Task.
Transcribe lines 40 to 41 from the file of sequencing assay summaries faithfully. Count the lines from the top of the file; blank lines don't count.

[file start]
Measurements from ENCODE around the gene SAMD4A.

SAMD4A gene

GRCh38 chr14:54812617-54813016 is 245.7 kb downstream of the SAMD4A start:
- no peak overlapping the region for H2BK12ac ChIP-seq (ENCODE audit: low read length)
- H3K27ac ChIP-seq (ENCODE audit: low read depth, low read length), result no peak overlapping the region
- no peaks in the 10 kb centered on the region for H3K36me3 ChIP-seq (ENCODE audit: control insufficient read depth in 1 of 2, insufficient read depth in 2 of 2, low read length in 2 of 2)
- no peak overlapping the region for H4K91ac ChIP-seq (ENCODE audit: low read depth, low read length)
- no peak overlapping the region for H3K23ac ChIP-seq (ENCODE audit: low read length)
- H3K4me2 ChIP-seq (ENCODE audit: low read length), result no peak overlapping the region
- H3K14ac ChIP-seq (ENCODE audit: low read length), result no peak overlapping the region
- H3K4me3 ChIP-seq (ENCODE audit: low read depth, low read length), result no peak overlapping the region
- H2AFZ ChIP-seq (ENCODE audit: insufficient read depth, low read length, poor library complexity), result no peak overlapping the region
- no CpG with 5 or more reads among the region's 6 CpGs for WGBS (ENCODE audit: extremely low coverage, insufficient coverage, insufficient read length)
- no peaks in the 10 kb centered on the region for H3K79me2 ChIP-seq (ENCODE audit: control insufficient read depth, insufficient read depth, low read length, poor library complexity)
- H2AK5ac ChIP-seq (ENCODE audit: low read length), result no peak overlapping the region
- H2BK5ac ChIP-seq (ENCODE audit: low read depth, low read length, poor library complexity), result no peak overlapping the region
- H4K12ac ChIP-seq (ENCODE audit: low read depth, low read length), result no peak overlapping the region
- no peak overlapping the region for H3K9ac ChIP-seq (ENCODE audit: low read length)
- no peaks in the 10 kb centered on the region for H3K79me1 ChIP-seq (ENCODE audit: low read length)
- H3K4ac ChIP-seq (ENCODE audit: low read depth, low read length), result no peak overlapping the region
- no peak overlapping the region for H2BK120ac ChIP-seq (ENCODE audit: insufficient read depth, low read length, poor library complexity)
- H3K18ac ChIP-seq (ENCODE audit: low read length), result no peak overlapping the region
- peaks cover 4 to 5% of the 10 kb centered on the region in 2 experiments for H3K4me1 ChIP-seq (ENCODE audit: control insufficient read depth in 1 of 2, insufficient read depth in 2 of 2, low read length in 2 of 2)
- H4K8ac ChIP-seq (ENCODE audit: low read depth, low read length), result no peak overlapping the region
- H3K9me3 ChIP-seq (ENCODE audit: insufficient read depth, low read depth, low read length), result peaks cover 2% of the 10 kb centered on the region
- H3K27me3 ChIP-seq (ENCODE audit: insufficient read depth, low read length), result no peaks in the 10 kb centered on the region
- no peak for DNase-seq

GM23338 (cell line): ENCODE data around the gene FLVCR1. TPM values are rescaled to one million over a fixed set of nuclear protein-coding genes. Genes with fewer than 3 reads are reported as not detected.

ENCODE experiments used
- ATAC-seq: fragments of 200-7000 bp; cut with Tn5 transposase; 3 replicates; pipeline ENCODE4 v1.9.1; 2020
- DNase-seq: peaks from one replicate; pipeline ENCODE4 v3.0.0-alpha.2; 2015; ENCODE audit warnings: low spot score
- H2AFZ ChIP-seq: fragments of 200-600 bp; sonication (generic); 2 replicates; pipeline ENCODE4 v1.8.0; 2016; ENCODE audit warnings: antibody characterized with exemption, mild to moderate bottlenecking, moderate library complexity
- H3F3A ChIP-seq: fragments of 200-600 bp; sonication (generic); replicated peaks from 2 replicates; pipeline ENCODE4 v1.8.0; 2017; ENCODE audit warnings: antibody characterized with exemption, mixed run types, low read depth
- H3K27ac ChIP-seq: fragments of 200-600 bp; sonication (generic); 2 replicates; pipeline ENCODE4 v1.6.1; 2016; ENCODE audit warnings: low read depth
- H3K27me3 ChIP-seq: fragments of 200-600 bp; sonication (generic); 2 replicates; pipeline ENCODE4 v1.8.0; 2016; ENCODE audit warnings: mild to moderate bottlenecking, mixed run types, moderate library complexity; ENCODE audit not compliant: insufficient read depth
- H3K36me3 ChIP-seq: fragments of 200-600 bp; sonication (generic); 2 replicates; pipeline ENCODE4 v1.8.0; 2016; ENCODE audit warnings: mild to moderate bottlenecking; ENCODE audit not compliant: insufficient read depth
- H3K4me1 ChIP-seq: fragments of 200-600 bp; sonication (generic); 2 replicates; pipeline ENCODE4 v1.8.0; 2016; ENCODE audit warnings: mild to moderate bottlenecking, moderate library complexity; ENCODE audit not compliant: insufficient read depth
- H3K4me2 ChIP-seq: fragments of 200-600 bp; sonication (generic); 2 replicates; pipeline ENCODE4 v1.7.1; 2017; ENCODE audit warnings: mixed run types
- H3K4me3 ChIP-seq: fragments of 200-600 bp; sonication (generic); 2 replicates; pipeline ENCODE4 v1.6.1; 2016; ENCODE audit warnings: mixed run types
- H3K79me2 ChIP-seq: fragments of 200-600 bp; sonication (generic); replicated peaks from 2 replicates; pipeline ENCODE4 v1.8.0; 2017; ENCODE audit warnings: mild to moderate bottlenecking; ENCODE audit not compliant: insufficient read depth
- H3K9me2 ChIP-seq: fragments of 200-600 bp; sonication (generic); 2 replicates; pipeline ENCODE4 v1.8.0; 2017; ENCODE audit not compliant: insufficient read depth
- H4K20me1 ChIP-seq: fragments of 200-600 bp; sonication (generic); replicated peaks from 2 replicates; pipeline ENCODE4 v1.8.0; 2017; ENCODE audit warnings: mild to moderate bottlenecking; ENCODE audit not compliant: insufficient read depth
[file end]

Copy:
- H3K79me2 ChIP-seq: fragments of 200-600 bp; sonication (generic); replicated peaks from 2 replicates; pipeline ENCODE4 v1.8.0; 2017; ENCODE audit warnings: mild to moderate bottlenecking; ENCODE audit not compliant: insufficient read depth
- H3K9me2 ChIP-seq: fragments of 200-600 bp; sonication (generic); 2 replicates; pipeline ENCODE4 v1.8.0; 2017; ENCODE audit not compliant: insufficient read depth